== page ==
From the grandest fine dining restaurant to the local coffee shop, a lot of work goes on in the back of the house to produce what ends up on a customer’s plate. It takes a lot of equipment to operate a full-service restaurant, and even modest eating establishments require capital to meet their restaurant equipment financing needs.
The list of startup equipment for new restaurants begins with the basic necessities for producing delicious meals—commercial ovens and ranges, freezers and refrigerators (both walk-in and reach-in), and food prep tables to begin with.
On top of those basics, there’s a long list of other equipment and fixtures that may be needed, including commercial sinks and shelving, transportation racks, microwave ovens, grills, deep fryers, ice makers, steam tables, and the like. If the restaurant will include a bar area, that requires additional equipment.
Then there are the smallwares—items costing $500 or less. These include small appliances like blenders and mixers, as well as cookware and the utensils and tools used in food preparation, storage supplies, and the glassware, flatware, and dinnerware used by customers. The total equipment cost can be staggering.
A recent survey of independent restaurant owners showed the median cost of kitchen and bar equipment for a new restaurant to be $75,000, with an average cost of $115,655, which makes restaurant equipment financing particularly challenging.
Of course, that encompasses a range of different restaurant types and sizes, so the equipment cost for your new restaurant could be considerably more or less. Your specific equipment needs will depend on a number of factors, such as the square footage of the kitchen and the volume you anticipate.
Just be sure that you select equipment capable of handling the volume of meals you expect to turn out. You can’t afford to keep customers waiting because you have only one small fryer, and nearly every menu choice comes with French fries.You may be able to bring down your total equipment cost by purchasing used equipment when feasible.
Big-ticket commercial ovens and refrigerators are a lot like new cars; they depreciate the minute they leave the dealer’s premises. A gently used top-of-the-line commercial range can cost you significantly less than a brand new one and should hold up just as well, providing that you buy from a reputable source.
Restaurant Equipment Financing Options
Traditional Term Loans
Aspiring restaurateurs face some significant challenges in obtaining capital to cover startup costs. Traditional lenders are often reluctant to lend to restaurant owners because of a common misconception about the first-year failure rate of new restaurants.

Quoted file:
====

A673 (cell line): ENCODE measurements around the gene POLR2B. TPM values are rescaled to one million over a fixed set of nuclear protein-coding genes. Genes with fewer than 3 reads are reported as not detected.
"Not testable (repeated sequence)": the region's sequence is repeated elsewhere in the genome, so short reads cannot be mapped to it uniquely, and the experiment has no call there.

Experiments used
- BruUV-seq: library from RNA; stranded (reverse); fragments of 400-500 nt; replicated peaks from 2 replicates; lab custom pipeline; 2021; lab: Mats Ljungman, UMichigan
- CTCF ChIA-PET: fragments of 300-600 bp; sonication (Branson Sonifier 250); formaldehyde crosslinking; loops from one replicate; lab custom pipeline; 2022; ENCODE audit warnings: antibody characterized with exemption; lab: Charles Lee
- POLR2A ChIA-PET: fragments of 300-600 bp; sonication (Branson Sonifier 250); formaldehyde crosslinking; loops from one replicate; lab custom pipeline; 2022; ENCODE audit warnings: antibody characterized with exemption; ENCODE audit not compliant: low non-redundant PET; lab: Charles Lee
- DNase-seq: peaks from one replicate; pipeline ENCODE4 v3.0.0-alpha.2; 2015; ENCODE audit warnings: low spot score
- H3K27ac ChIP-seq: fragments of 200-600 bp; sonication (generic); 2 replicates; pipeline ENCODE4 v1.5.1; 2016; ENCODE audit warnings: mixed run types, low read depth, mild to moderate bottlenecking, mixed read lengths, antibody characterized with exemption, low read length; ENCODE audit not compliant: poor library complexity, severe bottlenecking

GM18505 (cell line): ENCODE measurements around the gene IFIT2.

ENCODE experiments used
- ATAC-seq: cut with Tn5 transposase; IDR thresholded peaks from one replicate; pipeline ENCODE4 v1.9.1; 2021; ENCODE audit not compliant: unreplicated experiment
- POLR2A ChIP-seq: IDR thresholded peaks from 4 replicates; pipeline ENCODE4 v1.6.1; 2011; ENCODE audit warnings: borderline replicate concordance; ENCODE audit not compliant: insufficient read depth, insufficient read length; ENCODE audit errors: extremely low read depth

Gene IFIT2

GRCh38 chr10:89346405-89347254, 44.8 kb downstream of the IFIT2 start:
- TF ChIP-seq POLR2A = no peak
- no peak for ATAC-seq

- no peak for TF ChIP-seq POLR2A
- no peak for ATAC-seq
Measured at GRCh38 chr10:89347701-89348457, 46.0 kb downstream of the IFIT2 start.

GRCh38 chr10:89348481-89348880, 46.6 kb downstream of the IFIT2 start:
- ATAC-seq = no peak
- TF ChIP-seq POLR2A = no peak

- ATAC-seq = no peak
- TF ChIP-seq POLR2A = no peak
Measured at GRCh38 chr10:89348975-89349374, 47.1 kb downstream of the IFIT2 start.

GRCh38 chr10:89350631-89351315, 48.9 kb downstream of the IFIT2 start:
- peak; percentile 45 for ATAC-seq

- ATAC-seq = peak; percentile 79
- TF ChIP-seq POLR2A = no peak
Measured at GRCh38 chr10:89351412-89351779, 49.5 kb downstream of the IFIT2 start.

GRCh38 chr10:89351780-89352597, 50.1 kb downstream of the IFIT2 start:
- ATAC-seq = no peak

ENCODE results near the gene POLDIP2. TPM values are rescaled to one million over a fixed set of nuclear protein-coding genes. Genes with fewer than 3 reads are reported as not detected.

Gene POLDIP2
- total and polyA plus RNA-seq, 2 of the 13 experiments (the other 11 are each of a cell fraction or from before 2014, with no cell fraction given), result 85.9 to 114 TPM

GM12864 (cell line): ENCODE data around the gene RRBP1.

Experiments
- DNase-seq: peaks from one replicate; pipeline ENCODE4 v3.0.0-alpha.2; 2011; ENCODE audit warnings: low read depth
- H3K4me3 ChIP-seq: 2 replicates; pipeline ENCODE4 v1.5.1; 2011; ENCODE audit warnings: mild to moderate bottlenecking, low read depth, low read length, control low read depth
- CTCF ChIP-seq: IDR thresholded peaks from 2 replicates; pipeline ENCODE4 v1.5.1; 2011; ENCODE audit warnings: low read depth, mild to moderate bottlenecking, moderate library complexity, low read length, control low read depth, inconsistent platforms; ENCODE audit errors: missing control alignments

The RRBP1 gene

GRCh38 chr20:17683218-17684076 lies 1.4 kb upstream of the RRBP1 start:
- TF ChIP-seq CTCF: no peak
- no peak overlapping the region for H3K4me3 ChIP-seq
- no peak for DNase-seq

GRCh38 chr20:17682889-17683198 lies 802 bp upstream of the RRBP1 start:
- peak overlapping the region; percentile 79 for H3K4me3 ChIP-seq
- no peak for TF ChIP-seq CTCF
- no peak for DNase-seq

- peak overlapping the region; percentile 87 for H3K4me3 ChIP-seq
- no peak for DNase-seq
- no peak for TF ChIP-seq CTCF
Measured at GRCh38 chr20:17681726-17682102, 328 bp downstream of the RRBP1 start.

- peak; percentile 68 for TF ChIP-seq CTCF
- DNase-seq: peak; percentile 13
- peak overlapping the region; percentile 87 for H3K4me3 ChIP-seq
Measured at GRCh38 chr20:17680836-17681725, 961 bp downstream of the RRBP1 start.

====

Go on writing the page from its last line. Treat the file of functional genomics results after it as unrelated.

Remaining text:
An old, flawed study came up with a 90% early failure rate, which was enough to bias loan officers against lending to start-up restaurants. That study has since been debunked, and recent research shows that new restaurants are no more likely to fail than new landscaping, real estate, or automotive repair businesses, but that doesn’t seem to have made banks more receptive to lending to startups.
Fortunately, it’s usually easier to obtain funds to purchase equipment than to cover other restaurant startup costs because the equipment itself serves as collateral. That can make a big difference in obtaining restaurant equipment financing.
The most expensive pieces of commercial kitchen equipment typically have a useful life of seven to ten years, which makes mid- or long-term restaurant equipment financing appropriate.
With the equipment as collateral, some banks and financing companies will make equipment loans to restaurant owners with only six months in business, compared to the usual one year required for other term loans.
While that can make it easier to get an equipment loan for a renovation or when opening a second or third restaurant, it still leaves first-time restaurant owners struggling to find restaurant equipment financing for a start-up.
And even with collateral, equipment loans can entail an uncomfortably high annual APR—the annual percentage rate charged by the lender, which represents the yearly cost of funds over the life of a loan.
Equipment leasing can be another way to reduce the cost of equipping a restaurant kitchen, though leasing companies often require applicants to have a good credit history and to have been in business for a certain minimum time.
The online calculators leasing sites typically provide don’t take all situation-specific factors into account, so the actual rates you would be charged could be significantly higher than shown by a calculator. Leasing companies generally won’t give you “real” numbers until you’ve filled out a credit application.
The finance charge rate for leasing equipment under $100,000 is typically higher than it is for equipment over $100,000.There are two types of equipment leases. A finance lease enables the lessee to buy the equipment when the lease period is up, which is usually the same as the equipment’s expected useful life.